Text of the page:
Infusion

Infusing tea isn’t rocket science but like all good things in life a little care goes a long way to a better experience

water for tea

WATER

THE MOTHER OF TEA

An ancient Chinese proverb says that water is the “mother of tea”, so when making tea pay attention to the quality of the water you use as it has a major impact on the flavour.  To get the best results use freshly drawn filtered tap water or bottled spring water.  Mineral water is unsuitable as it can make the tea taste minerally.

teaspoon (1)

HOW MUCH TEA

A PERSONAL PREFERENCE

The amount of tea is down to personal preference.  If you like it strong add more, weak add less.  But from our experience most teas show their best with approximately 1 heaped teaspoon per 250ml of water, this is approximately 2.5 – 3g for most teas.  Some larger leaf teas and some herbal infusions need different amounts but we provide specific details on each of our retail bags.  Information is also provided on the product page in our shop

water temperature for tea

WATER TEMPERATURE

IMPORTANT FOR LIGHTER TEAS

Heating the water to the correct temperature is an important part of making good tea.  Pour boiling water all over your light green tea and you’ll find it tastes bitter, the hotter water will scald the leaves and bring out the bitter tasting tannins.  As an approximate guide green teas teas generally need water around 75-80°c, white teas 85°c, light oolongs 85°c, darker oolongs 90°c, black teas 90-100°c and most herbal infusions work best with water just off the boil.

Hot water for tea

GUESS THE TEMPERATURE?

GET THE CORRECT TEMPERATURE

There are a couple of ways to get correct water temperature.  The first is to buy a nifty thermostatically controlled kettle which you can set at the required temperature. The second way is to boil and cool for the following times to get approximate temperatures

2 mins – 90°c  3 mins – 85°  4 mins –  80°

5 mins – 75°c  6 mins – 70°c 

Another way is to add cold water to the leaves in the pot just before boiling.  Approximately 1/4 cold to 3/4 boiling water works well and brings the water temperature down so it doesn’t scald the leaves which can bring out those bitter tasting tannins.  This is best for lighter green and white teas.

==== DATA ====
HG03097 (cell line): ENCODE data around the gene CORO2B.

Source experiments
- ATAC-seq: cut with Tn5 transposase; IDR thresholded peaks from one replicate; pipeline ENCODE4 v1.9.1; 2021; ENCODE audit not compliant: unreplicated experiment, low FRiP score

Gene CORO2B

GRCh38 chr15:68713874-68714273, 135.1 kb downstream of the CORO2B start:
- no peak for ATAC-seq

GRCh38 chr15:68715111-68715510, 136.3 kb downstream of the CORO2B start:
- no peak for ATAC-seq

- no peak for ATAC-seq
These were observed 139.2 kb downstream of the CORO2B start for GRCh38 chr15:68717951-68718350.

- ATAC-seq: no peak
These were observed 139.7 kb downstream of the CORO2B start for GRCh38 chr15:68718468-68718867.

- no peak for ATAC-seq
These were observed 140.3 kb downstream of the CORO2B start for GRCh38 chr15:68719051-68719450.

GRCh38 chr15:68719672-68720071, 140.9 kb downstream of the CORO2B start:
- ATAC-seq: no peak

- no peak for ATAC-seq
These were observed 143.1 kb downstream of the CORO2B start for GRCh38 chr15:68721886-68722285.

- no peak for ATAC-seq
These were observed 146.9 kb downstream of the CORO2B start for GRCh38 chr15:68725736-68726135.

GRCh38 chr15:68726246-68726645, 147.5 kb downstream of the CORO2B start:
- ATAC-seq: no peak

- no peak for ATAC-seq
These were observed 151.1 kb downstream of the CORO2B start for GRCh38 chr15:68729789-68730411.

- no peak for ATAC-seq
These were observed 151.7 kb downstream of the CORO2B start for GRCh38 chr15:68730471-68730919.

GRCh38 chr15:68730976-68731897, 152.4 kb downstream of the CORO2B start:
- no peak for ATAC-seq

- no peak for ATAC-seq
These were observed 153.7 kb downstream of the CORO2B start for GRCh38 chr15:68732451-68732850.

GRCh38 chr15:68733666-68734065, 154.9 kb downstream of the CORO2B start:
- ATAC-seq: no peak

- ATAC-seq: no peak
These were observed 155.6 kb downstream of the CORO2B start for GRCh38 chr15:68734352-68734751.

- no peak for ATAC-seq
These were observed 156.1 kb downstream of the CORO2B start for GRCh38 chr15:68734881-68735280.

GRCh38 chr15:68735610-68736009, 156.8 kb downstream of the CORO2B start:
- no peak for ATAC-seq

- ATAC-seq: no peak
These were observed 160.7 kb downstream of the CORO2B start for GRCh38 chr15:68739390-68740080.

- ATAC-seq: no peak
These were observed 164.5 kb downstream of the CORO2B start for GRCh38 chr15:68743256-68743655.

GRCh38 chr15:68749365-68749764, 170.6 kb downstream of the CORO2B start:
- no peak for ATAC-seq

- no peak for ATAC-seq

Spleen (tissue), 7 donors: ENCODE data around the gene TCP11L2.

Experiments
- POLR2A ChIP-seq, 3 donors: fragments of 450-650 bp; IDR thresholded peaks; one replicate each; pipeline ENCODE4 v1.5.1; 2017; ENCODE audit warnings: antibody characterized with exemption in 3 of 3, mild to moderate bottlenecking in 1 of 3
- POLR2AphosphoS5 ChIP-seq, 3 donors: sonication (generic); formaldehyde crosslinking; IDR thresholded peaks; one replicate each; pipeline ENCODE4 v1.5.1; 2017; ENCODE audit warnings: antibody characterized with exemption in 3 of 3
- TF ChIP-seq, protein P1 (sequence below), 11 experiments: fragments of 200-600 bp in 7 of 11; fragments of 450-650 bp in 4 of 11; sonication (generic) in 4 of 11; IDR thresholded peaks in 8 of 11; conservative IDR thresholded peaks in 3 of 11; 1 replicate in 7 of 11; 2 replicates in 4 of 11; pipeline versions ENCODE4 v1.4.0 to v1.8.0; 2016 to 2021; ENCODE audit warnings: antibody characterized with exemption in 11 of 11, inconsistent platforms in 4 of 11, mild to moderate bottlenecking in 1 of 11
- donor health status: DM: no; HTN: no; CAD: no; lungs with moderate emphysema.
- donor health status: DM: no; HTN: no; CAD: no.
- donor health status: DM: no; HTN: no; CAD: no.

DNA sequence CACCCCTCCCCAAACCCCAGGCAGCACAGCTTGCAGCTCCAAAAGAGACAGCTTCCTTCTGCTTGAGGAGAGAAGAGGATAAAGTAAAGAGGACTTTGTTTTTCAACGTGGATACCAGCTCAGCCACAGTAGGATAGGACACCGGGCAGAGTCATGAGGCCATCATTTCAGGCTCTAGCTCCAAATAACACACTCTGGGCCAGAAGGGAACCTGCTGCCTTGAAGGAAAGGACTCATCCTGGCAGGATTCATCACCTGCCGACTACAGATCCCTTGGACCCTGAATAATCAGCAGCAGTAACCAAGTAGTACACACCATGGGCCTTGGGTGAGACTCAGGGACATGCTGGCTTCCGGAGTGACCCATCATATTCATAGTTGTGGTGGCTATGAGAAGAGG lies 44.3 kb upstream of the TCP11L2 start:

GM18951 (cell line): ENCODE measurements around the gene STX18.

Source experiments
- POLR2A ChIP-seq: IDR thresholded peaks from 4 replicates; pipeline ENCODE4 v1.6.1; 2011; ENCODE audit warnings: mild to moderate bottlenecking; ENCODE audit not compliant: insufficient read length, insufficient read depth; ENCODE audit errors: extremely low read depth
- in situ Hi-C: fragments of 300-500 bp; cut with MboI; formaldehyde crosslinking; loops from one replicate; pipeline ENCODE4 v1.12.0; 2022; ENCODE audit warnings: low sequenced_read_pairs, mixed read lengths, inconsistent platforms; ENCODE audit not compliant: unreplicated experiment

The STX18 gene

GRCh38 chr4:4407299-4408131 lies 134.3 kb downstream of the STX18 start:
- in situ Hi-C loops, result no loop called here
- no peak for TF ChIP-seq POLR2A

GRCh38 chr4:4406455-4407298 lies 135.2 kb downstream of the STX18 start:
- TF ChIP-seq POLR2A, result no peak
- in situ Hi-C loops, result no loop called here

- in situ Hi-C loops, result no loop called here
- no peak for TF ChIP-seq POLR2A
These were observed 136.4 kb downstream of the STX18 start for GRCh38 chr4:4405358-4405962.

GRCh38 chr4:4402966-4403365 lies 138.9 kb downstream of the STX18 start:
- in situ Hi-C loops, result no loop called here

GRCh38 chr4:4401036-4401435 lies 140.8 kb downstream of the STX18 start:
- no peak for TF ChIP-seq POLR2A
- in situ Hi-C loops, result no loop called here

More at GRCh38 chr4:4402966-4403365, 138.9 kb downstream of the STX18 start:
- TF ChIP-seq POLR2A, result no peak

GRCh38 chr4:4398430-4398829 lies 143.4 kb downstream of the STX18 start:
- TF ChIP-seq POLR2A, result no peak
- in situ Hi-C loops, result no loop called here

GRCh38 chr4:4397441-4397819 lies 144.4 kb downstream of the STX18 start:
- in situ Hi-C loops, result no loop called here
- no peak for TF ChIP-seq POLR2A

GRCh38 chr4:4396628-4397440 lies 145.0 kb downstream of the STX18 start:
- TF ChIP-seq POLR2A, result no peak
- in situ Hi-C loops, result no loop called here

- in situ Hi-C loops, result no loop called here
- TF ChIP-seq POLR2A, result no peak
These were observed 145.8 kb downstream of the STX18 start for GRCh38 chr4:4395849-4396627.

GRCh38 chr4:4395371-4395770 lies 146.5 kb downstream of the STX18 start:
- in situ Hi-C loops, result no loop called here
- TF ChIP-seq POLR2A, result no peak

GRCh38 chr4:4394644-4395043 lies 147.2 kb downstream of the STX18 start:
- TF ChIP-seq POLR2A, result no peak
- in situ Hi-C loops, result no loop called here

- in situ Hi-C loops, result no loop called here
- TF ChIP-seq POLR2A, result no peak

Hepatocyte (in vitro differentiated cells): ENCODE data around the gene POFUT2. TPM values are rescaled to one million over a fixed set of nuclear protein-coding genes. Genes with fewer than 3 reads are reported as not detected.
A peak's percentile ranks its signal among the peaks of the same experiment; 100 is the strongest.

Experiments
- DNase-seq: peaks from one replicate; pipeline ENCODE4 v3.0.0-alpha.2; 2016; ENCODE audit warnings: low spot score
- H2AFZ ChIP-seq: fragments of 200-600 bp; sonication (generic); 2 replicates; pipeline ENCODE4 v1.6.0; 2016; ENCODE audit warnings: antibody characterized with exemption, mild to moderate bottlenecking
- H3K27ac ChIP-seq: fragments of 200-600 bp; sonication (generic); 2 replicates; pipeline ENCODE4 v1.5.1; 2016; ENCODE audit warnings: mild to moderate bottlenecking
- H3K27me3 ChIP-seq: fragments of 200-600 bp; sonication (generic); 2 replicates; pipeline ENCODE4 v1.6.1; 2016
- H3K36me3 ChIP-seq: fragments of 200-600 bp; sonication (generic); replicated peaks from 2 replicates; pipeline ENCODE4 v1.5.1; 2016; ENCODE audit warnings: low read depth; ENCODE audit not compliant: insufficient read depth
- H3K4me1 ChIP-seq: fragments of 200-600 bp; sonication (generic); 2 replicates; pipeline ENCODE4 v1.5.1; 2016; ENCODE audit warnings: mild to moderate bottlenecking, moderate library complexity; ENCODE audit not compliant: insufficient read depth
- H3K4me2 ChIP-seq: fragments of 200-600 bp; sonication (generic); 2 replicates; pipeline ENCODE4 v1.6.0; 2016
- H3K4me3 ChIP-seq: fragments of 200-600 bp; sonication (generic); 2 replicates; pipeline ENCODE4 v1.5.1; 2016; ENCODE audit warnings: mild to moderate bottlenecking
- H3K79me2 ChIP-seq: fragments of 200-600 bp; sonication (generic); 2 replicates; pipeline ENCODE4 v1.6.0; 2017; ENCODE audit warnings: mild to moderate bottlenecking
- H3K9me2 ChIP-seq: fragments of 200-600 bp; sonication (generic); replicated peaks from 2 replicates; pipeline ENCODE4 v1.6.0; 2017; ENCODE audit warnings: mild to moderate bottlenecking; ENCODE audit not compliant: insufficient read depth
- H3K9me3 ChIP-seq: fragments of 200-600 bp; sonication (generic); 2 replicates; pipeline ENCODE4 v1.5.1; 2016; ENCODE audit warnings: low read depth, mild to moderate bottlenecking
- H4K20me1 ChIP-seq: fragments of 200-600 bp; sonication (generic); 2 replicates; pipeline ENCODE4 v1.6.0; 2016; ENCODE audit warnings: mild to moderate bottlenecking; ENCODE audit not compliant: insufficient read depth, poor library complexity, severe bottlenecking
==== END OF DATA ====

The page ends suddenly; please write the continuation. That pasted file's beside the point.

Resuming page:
TIMERS

INFUSION TIME

HOW LONG TO BREW

Infusion or brew times are also really important when using good quality loose leaf tea.  There are variables and again it is down to personal preference, but the general rule of thumb is the longer you leave your leaves to infuse past their optimum time the more bitter the tea will become.  All our bags have specific instructions which we initially advise you follow when making tea, this is generally the best for that tea.  But please play around with the infusion process, as some teas have lots to offer when varying infusion times and temperatures.

GUIDES

From White to Herbal, a simple guide to infusing each tea type

White Peony loose leaf tea

WHITE TEA

WHITE PEONY (BAI MU DAN)

AMOUNT: 2 heaped teaspoons (3.5g) per 250ml

WATER TEMP: 85°C (185°F)

INFUSION: 2 minutes

RE-INFUSION: 2-3 infusions increase time by 30 seconds each time

Sencha Green Tea

GREEN TEA

SENCHA GREEN (SHINCHA)

AMOUNT: 1 heaped teaspoons (3.5g) per 250ml

WATER TEMP: 80°C (175°F)

INFUSION: 2 minutes

RE-INFUSION: 2-3 infusions increase time by 30 seconds each time

Oolong loose leaf tea

OOLONG TEA

OOLONG (TIE GUAN YIN)

AMOUNT: 1 heaped teaspoons (3.5g) per 250ml

WATER TEMP: 85°C (185°F)

INFUSION: 3 minutes

RE-INFUSION: 2-3 infusions increase time by 30 seconds each time

Assam Loose Leaf Tea

BLACK TEA

ASSAM (MELENG)

AMOUNT: 1 heaped teaspoons (3.5g) per 250ml

WATER TEMP: 90°C (195°F)

INFUSION: 3 minutes

RE-INFUSION: 1-2 infusions increase time by 30 seconds for 2nd infusion

16 peppermint leaves

HERBAL & FRUIT

PEPPERMINT LEAVES

AMOUNT: 1 heaped teaspoons (2g) per 250ml

WATER TEMP: 100°C (212°F)

INFUSION: 5-8 minutes

RE-INFUSION: 1-2 infusions increase time by 30 seconds for 2nd infusion

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